TORONTO -- Ontario’s strict lockdown measures during the first six months of the COVID-19 pandemic are associated with fewer premature births before 32 weeks gestation than in years prior, according to a new study.

The findings, published in the JAMA Network Open journal on Wednesday, suggest that public health restrictions to curb the spread of the coronavirus may have reduced the risk of very early delivery when compared to the previous five years.

For the study, researchers from Unity Health Toronto, a health network comprised of Providence Healthcare, St. Joseph’s Health Centre, and St. Michael’s Hospital, compared data provided by ICES on the 67,747 births that occurred in Ontario hospitals between March 15, 2020 and Sept. 30, 2020 to births during the same period in the last five years.

While the team was unable to study out-of-hospital births, those only account for less than three per cent of all births in the province. They also said they were unable to evaluate other possible risk factors for preterm birth, such as smoking.

Additionally, they did not evaluate the risk of preterm birth among people who had contracted COVID-19 during pregnancy because there was only a small number of them, the study stated.

Based on the data, the researchers found there was no overall reduction in preterm births before 37 weeks of pregnancy, but there was a slight decrease in very early deliveries before 32 weeks. They concluded that early lockdown measures in Ontario may have been associated with a reduced risk of very early preterm birth.

“Preterm birth is a leading cause of adverse childhood and long-term outcomes,” Dr. Andrea Simpson, an obstetrician-gynecologist at St. Michael’s Hospital in Toronto, said in a release.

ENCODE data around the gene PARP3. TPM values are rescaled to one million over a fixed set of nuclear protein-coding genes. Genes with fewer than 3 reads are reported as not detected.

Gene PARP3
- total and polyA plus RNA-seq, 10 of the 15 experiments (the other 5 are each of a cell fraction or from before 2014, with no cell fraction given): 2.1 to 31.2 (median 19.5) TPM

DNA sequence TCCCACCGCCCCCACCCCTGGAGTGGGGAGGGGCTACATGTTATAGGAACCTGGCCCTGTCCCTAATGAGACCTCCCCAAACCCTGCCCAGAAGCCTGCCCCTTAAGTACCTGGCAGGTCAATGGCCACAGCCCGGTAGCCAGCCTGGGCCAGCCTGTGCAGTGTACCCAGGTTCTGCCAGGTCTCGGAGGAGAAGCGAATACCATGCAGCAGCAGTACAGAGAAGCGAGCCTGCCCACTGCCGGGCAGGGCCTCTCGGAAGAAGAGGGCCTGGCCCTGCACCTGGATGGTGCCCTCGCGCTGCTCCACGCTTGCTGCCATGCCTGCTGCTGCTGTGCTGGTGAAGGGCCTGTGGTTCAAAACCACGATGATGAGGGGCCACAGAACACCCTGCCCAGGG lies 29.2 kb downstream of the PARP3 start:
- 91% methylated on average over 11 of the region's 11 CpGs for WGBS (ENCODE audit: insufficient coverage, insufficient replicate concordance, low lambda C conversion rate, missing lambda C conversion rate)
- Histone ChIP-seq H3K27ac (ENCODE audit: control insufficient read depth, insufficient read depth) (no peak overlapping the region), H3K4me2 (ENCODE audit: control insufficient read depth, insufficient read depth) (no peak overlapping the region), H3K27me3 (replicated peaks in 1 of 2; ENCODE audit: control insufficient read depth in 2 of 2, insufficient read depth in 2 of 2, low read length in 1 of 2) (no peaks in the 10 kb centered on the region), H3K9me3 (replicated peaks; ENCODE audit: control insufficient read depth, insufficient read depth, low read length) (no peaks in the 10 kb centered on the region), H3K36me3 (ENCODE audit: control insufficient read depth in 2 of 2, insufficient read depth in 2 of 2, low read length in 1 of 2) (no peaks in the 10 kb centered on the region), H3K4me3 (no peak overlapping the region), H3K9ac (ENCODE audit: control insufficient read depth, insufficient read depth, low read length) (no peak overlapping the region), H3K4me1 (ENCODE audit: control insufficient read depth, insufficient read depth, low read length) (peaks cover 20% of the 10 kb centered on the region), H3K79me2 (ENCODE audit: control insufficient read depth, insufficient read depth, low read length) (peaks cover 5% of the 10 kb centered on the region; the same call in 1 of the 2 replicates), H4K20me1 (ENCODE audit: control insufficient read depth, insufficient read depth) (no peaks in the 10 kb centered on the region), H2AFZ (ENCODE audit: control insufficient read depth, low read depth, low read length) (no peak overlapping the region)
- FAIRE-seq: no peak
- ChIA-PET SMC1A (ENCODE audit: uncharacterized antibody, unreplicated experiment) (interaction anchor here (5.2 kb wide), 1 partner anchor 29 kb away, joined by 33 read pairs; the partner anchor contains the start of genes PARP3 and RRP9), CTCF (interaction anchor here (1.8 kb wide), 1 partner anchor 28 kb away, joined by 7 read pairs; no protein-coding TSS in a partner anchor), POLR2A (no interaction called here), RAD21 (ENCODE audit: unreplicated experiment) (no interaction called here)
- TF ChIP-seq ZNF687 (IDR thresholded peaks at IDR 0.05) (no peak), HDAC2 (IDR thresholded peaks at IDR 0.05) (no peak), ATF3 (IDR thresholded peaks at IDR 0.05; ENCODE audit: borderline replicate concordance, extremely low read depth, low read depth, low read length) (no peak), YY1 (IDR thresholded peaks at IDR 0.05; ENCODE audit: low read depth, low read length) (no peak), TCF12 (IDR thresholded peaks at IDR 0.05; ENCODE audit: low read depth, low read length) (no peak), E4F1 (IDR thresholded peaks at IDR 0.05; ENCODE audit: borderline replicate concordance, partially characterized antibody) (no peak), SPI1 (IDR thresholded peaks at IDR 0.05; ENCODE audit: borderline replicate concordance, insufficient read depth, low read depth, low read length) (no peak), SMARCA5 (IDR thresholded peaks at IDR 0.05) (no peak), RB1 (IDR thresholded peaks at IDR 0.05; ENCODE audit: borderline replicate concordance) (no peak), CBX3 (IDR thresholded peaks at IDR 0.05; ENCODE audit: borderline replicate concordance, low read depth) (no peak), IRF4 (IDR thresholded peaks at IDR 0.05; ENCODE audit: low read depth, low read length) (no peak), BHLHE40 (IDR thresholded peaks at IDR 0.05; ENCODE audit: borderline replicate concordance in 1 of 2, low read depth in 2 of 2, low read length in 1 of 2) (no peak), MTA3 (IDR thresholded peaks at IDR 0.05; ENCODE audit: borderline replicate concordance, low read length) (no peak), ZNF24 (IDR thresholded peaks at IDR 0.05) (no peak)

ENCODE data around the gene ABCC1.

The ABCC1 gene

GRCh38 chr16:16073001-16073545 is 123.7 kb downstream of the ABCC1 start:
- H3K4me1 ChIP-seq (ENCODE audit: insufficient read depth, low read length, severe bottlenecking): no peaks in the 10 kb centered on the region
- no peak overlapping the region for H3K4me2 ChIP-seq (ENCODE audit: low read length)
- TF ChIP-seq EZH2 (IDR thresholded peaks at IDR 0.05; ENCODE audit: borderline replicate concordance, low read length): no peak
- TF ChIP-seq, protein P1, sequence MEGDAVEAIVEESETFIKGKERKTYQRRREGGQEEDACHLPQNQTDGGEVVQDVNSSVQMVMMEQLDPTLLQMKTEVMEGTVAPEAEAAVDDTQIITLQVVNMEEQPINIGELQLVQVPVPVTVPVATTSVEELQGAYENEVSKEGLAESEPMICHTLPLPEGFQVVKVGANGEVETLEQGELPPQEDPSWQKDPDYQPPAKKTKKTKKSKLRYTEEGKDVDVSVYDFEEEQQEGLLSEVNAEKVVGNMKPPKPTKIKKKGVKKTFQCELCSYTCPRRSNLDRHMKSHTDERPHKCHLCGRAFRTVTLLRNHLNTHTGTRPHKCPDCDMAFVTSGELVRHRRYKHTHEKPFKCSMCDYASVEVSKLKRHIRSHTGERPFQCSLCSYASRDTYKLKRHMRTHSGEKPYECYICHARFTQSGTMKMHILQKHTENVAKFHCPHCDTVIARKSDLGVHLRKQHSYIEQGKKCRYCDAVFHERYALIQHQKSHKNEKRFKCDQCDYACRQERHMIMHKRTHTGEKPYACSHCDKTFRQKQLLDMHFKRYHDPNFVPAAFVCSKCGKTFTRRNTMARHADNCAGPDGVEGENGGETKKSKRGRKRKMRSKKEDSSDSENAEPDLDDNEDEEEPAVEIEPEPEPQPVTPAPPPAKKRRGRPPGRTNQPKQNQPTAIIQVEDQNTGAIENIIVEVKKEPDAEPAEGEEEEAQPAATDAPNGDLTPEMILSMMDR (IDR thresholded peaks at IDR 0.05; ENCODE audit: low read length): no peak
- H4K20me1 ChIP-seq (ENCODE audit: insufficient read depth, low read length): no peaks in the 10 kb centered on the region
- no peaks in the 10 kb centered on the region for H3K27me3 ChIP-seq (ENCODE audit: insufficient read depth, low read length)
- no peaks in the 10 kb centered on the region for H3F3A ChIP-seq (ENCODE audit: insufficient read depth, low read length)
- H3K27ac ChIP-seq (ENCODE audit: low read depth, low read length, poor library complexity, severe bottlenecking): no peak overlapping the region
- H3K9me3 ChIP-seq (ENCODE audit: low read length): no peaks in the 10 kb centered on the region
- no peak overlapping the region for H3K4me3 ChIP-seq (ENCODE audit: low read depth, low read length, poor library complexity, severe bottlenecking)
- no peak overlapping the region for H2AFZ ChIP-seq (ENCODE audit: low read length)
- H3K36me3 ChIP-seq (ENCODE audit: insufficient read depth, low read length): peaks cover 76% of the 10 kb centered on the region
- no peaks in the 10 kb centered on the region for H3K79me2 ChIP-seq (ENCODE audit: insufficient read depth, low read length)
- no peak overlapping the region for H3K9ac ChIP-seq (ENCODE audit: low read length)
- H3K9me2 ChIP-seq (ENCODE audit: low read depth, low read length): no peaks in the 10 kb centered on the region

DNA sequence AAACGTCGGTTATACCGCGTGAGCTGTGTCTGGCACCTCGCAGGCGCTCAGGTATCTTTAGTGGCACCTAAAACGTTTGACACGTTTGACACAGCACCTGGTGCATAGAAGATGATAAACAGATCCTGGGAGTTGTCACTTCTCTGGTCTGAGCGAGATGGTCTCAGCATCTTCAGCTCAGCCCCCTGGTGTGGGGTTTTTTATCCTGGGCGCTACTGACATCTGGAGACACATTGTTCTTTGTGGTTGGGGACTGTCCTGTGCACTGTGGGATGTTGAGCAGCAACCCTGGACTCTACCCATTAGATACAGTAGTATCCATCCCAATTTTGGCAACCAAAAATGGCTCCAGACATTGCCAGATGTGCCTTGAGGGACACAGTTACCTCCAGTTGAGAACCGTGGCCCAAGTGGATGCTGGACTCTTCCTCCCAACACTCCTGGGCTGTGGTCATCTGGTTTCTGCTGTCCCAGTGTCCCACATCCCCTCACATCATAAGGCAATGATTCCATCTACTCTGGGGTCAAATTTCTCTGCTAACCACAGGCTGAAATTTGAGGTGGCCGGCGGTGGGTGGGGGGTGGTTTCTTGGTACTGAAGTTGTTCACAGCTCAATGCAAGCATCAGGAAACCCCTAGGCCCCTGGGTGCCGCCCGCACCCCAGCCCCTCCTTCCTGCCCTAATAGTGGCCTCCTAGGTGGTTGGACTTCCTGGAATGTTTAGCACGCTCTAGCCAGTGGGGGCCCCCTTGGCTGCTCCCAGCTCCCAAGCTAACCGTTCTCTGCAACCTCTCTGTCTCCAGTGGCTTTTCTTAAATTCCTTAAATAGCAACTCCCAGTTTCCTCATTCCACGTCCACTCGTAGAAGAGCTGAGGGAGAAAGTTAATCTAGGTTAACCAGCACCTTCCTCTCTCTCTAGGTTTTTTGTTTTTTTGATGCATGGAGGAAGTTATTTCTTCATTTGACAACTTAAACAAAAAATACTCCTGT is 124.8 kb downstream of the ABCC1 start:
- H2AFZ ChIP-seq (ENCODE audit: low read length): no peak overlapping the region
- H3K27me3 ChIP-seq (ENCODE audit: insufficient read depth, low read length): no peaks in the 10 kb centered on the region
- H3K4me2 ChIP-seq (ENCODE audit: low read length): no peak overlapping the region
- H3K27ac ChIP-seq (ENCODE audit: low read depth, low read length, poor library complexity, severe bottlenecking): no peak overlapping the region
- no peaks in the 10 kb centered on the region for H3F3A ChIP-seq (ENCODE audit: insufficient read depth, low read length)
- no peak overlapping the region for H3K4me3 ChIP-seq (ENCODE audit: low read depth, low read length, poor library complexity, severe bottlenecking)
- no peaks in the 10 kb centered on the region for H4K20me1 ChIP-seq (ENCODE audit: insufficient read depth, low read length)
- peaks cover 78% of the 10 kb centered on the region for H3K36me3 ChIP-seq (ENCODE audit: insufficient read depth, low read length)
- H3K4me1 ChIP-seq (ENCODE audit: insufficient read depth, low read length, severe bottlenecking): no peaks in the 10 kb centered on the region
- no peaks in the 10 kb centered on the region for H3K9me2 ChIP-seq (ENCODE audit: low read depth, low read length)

“If lockdown measures do reduce the risk of preterm birth, it may lead to novel areas of research to understand how we can further improve pregnancy and perinatal outcomes.”

The findings are in line with similar studies conducted in Denmark and Ireland where comparable strict lockdown measures were in effect, the study noted. In contrast, the researchers said there was no difference in preterm births in a population-based study in Sweden where there wasn’t strict lockdown measures early on in the pandemic.

The study also compared the number of stillborn deaths in Ontario during the first six months of the pandemic to those in the same period during the previous five years, but they found there was no difference in overall risk.

The researchers said the risk for other perinatal outcomes, such as low birth weight, neonatal intensive care unit admission, and early or late neonatal death, during those first six months of lockdown also didn’t increase. Researchers called that “reassuring” because it suggests pregnant people were still continuing to access the care they needed despite the restrictions.

“Obstetrical care changed quickly in response to the COVID-19 pandemic, including the introduction of virtual care. We are looking at other changes in obstetrical care during the pandemic and the effect on patient outcomes,” Simpson said.

“This research is important during the subsequent waves of the pandemic and after to determine whether these changes in care have resulted in different outcomes for patients.”